Wednesday, March 16, 2022

Why politicians must pretend to want cheap housing

UQPPES Statecraft Autumn Lecture, March 2022

Let me start with my thesis.

Much of the contemporary debate about housing affordability is a distraction; promoted by vested interests and reinforced by political incentives. The proposed solutions are usually policies that favour property owners, not renters and buyers.

The first way we know something is off is the language. Affordability is a beautifully vague word. It’s a word that works nicely as a covert signal—that is, a word that means something different to your target audience compared to others.

Aspiring homeowners can be led to believe that the word implies cheaper prices to buy homes. Maybe also cheaper rents. They feel their concerns are acknowledged. It appears like something is being done for them.

For homelessness and public housing advocates, the word affordability can imply a boost to public housing investment to provide non-market housing options to the neediest. The word makes it appear that something is being done for them too.

But the beauty of a covert signal is that the true meaning is known only to the target audience. In this case, large property owners and developers. They know that affordability means that absolutely nothing will be done that puts the value of their property assets at risk. To them, the word is an invitation to participate in the next great property scam.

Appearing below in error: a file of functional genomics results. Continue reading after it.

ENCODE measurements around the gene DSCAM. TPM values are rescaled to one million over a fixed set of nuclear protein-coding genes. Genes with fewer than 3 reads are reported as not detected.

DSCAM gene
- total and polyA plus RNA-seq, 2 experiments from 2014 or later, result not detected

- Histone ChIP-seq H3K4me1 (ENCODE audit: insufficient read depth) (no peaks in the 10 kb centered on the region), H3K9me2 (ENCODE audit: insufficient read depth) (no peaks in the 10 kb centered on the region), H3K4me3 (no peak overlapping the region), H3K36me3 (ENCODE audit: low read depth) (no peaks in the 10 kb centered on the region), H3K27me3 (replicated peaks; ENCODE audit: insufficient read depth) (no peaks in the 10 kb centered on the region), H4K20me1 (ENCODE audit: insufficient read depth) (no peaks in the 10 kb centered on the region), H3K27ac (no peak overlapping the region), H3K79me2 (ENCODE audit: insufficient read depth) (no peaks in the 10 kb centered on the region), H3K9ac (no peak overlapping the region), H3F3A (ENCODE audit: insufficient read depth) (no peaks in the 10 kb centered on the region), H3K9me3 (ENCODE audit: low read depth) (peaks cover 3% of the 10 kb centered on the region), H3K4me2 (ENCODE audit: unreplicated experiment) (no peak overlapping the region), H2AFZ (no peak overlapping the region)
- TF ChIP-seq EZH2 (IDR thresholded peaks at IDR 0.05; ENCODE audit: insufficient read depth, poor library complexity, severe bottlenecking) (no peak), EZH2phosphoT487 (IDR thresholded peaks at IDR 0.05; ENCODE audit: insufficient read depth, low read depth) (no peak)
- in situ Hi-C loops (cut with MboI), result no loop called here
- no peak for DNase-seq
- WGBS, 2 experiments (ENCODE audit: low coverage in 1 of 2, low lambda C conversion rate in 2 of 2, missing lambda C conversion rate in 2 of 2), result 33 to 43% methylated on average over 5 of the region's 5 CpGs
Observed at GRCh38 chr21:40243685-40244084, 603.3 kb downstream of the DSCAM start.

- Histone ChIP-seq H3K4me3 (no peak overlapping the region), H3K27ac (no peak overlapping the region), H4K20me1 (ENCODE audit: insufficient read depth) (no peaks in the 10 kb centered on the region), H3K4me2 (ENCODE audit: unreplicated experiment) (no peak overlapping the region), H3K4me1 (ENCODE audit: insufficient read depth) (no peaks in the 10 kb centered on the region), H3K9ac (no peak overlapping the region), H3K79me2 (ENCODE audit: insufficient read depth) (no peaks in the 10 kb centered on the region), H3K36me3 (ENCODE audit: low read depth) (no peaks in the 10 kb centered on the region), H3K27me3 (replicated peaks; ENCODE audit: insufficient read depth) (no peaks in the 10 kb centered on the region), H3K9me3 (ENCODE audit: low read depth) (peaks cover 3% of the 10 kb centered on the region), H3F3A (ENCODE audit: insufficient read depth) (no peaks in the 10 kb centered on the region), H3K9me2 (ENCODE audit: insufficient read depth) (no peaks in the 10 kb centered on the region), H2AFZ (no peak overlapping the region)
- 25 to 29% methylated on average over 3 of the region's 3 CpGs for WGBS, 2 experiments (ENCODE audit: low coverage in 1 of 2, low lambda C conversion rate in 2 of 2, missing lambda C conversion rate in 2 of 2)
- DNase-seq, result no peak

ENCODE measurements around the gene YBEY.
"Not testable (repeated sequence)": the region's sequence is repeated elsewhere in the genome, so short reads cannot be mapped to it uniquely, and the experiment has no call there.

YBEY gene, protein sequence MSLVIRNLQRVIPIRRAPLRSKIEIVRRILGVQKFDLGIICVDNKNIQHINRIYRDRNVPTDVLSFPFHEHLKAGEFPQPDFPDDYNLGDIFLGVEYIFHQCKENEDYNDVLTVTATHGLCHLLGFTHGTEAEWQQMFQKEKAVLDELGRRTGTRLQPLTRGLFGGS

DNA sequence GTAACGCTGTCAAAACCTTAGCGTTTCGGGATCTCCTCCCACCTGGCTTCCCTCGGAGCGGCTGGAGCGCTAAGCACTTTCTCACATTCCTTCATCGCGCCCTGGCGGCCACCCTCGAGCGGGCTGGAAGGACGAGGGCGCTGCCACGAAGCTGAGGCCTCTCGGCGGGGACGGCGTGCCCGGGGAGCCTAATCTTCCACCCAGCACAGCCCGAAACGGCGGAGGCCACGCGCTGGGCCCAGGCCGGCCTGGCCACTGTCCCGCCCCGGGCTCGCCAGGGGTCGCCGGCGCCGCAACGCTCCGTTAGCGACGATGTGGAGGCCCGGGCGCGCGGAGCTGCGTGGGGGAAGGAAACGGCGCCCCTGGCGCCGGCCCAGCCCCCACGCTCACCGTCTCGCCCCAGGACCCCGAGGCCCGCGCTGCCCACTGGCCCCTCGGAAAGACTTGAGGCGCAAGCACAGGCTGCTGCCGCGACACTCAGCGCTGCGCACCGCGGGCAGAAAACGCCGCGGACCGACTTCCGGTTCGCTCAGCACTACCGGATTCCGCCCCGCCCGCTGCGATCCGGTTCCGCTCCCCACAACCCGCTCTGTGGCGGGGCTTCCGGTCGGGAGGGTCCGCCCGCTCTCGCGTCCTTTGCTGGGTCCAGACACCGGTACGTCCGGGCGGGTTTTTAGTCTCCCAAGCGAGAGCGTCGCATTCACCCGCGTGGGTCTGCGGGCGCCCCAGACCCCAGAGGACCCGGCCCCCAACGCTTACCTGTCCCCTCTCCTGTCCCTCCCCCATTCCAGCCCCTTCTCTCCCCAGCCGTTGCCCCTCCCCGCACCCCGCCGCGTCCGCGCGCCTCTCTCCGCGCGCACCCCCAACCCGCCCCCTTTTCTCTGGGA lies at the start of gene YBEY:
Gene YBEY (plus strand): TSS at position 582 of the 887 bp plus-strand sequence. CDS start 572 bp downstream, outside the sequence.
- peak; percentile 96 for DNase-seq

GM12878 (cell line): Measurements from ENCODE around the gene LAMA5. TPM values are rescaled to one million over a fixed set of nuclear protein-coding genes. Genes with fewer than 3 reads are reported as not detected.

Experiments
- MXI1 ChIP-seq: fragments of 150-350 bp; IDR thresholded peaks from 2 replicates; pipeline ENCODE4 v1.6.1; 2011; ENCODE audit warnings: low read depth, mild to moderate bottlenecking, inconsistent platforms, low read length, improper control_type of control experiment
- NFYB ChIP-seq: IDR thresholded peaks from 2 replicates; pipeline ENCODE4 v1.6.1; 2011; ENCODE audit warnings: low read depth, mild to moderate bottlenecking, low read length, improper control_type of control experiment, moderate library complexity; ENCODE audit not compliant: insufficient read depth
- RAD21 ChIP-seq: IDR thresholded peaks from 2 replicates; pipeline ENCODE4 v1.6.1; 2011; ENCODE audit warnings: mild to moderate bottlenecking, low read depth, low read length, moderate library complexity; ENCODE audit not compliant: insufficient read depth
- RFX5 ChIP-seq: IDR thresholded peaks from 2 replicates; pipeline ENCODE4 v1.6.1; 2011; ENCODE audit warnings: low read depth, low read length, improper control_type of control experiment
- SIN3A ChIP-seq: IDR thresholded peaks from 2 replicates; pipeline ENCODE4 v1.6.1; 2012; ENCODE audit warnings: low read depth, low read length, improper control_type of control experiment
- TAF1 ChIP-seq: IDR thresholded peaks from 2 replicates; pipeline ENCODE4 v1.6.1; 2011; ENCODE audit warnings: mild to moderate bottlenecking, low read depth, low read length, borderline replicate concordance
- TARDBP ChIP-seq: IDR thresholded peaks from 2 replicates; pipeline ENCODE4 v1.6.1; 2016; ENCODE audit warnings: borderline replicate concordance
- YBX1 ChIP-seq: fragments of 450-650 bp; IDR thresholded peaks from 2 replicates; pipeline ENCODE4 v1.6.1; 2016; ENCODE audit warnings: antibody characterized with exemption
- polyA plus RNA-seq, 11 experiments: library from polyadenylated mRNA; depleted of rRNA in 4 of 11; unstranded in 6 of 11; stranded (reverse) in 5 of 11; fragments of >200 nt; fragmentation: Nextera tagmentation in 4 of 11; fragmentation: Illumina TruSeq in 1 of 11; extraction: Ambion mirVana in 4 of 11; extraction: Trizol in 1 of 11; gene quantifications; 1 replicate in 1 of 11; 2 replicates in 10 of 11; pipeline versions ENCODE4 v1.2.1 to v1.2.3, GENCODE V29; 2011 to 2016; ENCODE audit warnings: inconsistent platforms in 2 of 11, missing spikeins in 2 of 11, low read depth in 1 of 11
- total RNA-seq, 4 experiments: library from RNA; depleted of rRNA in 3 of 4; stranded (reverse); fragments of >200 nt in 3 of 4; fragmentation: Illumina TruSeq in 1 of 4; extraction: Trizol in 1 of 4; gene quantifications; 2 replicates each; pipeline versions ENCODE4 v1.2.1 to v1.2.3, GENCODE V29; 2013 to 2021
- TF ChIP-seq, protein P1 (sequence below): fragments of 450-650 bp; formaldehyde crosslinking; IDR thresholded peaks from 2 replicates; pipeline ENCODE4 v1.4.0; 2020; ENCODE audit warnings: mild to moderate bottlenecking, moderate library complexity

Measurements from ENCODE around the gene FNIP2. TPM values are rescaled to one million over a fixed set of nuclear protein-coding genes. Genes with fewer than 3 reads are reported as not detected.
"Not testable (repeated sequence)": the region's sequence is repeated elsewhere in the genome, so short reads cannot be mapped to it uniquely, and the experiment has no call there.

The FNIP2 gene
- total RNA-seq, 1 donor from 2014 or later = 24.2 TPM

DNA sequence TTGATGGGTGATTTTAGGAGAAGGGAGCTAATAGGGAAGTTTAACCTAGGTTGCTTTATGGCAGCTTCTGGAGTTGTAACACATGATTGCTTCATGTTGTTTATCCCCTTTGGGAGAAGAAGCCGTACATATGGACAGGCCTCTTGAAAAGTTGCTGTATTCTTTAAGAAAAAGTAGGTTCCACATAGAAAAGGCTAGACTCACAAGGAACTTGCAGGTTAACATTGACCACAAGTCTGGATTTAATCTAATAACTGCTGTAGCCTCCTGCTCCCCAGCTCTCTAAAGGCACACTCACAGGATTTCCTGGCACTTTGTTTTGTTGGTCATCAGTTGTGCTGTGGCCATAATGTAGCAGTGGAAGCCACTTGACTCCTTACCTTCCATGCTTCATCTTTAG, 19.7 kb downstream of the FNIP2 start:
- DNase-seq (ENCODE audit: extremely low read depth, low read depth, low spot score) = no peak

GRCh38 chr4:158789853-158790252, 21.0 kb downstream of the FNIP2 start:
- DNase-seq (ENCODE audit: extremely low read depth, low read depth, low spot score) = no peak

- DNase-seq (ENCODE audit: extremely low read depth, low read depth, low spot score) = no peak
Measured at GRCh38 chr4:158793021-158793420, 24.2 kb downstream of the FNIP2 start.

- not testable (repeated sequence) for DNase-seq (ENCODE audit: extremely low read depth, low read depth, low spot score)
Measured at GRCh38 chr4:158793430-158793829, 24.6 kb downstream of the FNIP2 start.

They know that to appear to be doing something about affordability, their political mates will simply ask them what policies they want. Whatever tax break, rezoning, or subsidy they come up with will then become the nation’s new “affordable housing” policy.

It is no leap to say that these outcomes are in fact the real objective of pretending to care about cheap housing by distracting us with the word affordability.

In his 1946 essay on Politics and the English Language, George Orwell wrote:

When there is a gap between one's real and one's declared aims, one turns as it were instinctively to long words and exhausted idioms, like a cuttlefish spurting out ink.

Affordability is a long word that hides the real aim of boosting the asset portfolios of major property owners behind the declared aim of making housing cheaper for residents.

So why must politicians play this Orwellian game of pretend at all? There are three political economy issues at play.


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